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Acta Mechanica

, Volume 224, Issue 10, pp 2331–2358 | Cite as

Direct numerical simulation of ellipsoidal particles in turbulent channel flow

  • F. Zhao
  • B. G. M. van Wachem
Article

Abstract

This paper investigates the behaviour of elongated, axi-symmetric ellipsoidal particles, their interaction with turbulence, and the effects of the ellipsoids on turbulence in a turbulent channel flow with Re τ = 150. The simulations are carried out with full four-way coupling using the point-source approach: the particles are affected by the fluid, the particles affect the fluid, and the particles can collide with each other or the wall using a realistic collision algorithm. The trajectories of the ellipsoids are tracked by solving the translational and rotational equations of motion in a Quaternion framework and are closed with hydrodynamic drag and torque laws. To specifically identify the effect of particle shape, simulations of single phase channel flow are compared to simulations with spherical particles and to simulations with ellipsoids. In all cases, the driving pressure drop, to establish a flow with Re τ = 150, is kept constant. Both the spherical particles and the ellipsoidal particles have a Stokes number of 5. Although the volume fraction is very low, 0.00725 and 0.0219 % for the spheres and ellipsoids, respectively, there is some effect of the particles and the ellipsoids on the turbulence. Although the transport terms in the turbulent kinetic energy equation of the fluid are hardly affected, the turbulence kinetic energy itself decreases by 6.0 % for the flow laden with spherical particles and 4.8 % for the ellipsoidal particles. The homogeneous dissipation of turbulence kinetic energy by the fluid decreases due to the addition of particles, and the production also decreases. The particles dissipate turbulence kinetic energy of the fluid phase, predominantly in the near-wall region. Because there is a high average slip velocity in the stream-wise direction between the particles and the fluid in the near-wall region, the root mean square of the particle velocity is higher than that of the fluid velocity in this direction. In the other directions, the root mean square velocities of the particles are significantly lower than of the fluid. There is, however, a positive slip velocity between the particles and the fluid in the wall-normal direction, indicating that the particles move towards the wall with a higher momentum than that they return to the centre of the channel with. As a result, there is a 4–5 times higher concentration of particles near the wall than in the centre of the channel. As both the spherical and the ellipsoidal particles are very small, there is no major difference in their overall behaviour. However, in the near-wall region, there are some profound differences. The collision mechanism of ellipsoids with the walls is significantly different compared to spheres, the former predominantly inducing rotation resulting from a collision and the latter predominantly moving away from the wall after colliding. This is confirmed by the strong rotation as well as large root mean square of rotation of the ellipsoidal particles in the near-wall region. This results in a slight inward shift of the peak of the root mean square velocities of the fluid and the ellipsoidal particles as well as the peak in slip velocity, driving the momentum transfer, compared to the simulations with the spheres. Finally, the statistics of the orientation show that the ellipsoids align in the stream-wise direction in the near-wall region, because of the fluid boundary layer as well as the particle–wall collisions, but that there is no significant orientation of the ellipsoids outside of the near-wall region.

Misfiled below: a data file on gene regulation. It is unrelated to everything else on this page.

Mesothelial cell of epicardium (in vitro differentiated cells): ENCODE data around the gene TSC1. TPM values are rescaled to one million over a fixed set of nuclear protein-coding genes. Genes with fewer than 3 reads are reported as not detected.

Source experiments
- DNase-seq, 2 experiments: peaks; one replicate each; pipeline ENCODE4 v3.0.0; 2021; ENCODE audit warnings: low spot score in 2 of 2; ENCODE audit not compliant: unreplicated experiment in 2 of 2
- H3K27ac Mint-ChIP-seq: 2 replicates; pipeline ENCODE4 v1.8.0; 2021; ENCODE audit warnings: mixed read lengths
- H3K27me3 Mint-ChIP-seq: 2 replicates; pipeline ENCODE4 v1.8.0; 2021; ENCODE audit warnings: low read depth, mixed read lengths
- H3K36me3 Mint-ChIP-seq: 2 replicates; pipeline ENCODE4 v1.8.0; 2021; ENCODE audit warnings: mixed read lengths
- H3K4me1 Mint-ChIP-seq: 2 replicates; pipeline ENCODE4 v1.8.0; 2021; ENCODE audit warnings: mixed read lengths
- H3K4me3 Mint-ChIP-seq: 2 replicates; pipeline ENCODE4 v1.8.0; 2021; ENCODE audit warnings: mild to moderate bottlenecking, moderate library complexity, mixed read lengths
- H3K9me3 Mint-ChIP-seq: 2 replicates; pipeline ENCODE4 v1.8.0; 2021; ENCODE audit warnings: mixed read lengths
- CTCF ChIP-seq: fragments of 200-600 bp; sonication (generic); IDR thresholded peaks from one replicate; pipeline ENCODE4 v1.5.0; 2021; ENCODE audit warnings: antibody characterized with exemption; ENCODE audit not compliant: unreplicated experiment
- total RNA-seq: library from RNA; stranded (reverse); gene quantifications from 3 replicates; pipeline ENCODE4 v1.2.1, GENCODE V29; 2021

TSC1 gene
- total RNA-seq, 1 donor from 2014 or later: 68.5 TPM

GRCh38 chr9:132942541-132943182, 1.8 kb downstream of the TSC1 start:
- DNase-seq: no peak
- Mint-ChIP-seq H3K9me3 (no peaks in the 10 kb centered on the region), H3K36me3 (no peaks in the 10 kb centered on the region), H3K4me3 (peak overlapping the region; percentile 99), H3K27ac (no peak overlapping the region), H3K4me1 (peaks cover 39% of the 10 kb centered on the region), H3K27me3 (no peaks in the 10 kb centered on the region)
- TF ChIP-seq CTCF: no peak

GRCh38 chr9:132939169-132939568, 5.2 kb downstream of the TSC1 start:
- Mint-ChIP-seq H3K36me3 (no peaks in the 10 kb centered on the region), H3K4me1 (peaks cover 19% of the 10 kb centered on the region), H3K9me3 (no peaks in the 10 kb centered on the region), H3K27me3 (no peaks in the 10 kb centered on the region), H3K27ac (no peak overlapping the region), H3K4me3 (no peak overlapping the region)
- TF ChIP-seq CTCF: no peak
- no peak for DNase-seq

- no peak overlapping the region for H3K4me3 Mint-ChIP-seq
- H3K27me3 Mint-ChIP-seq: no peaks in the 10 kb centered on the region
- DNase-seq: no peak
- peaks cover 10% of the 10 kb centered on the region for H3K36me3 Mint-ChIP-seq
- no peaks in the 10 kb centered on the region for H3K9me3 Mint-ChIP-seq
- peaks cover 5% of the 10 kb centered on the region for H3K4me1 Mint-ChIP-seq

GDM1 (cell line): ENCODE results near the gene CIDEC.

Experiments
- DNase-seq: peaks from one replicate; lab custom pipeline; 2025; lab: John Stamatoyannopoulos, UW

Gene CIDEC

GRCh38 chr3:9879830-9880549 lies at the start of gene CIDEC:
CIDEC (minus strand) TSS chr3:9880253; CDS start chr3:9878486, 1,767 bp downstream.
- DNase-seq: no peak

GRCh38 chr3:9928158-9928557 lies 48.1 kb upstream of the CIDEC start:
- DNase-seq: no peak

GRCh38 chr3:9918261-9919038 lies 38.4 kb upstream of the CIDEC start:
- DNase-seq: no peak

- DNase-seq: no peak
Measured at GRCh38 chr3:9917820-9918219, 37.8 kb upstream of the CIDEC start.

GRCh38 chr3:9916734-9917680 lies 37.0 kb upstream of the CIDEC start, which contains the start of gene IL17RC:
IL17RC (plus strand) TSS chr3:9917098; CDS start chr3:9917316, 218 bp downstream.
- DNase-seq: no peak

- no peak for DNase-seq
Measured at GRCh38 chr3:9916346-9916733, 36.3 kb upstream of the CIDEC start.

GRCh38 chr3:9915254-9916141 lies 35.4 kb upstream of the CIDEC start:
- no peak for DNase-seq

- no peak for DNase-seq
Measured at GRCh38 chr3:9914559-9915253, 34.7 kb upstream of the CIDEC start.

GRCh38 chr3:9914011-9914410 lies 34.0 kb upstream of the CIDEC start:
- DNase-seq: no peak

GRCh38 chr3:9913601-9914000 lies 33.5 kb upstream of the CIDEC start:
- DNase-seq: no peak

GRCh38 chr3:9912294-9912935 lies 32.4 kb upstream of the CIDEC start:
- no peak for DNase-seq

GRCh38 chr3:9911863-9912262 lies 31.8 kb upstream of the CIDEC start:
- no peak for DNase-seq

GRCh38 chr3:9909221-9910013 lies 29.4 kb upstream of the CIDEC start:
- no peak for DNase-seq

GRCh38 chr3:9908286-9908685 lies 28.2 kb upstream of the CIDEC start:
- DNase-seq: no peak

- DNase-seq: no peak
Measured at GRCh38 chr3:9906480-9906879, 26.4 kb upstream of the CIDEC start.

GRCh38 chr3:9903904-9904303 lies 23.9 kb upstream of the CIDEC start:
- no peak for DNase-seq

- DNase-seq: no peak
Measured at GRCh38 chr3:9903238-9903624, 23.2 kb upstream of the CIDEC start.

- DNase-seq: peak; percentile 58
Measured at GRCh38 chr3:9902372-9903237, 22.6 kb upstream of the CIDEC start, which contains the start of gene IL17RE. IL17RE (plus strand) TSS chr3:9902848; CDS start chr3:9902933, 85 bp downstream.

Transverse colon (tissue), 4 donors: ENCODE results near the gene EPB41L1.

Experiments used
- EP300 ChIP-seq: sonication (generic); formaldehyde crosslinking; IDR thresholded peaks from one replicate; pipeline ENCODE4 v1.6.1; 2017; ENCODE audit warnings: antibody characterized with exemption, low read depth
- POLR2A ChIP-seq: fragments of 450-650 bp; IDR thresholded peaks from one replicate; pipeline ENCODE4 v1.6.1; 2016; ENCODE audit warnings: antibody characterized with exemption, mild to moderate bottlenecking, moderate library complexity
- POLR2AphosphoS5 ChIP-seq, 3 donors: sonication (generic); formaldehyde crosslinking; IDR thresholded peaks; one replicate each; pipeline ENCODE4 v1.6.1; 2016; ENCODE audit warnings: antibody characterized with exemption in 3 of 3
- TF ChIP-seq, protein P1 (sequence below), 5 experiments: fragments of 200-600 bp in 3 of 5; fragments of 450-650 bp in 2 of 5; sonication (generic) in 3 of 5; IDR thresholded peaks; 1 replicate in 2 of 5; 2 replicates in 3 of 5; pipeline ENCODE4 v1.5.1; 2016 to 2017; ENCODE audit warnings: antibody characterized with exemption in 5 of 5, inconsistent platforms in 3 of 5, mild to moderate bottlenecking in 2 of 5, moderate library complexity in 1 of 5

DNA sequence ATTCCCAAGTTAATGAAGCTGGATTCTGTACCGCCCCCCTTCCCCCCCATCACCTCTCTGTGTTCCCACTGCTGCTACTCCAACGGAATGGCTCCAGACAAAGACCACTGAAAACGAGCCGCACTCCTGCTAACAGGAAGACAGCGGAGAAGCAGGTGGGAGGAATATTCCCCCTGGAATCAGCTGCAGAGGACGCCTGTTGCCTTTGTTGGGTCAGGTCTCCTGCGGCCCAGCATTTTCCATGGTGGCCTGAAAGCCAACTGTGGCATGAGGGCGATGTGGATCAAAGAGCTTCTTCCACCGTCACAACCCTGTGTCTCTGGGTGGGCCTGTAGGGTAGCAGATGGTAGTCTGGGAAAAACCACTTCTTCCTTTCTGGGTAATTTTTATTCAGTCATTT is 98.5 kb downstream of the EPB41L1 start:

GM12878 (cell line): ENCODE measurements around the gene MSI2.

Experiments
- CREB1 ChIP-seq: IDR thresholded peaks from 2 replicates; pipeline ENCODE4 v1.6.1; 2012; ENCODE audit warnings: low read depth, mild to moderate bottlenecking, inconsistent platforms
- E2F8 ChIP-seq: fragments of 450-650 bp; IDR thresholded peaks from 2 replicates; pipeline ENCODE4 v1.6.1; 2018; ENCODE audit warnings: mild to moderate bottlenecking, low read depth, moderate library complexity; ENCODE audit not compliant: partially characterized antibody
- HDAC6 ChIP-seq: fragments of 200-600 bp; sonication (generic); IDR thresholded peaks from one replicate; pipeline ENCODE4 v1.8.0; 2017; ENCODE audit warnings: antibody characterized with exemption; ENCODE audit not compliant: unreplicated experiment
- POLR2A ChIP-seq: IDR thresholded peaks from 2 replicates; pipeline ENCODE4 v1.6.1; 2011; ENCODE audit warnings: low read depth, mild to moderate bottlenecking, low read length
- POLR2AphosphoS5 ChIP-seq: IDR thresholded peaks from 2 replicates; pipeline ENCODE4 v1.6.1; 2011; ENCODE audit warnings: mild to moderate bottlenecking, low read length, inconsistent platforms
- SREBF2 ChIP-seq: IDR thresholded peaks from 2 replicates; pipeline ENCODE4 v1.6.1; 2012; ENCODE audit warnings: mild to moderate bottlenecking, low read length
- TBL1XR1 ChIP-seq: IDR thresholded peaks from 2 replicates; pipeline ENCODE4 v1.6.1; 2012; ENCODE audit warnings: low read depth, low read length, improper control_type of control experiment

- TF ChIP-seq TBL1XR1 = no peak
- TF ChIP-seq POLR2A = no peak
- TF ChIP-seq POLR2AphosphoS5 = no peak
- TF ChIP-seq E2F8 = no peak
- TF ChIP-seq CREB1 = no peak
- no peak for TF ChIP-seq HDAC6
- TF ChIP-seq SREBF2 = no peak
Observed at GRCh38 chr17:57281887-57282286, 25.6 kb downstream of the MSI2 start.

Keywords

Root Mean Square Direct Numerical Simulation Slip Velocity Stokes Number Unit Quaternion 
These keywords were added by machine and not by the authors. This process is experimental and the keywords may be updated as the learning algorithm improves.

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Copyright information

© Springer-Verlag Wien 2013

Authors and Affiliations

  1. 1.Division of Thermofluids, Department of Mechanical EngineeringImperial College LondonLondonUK

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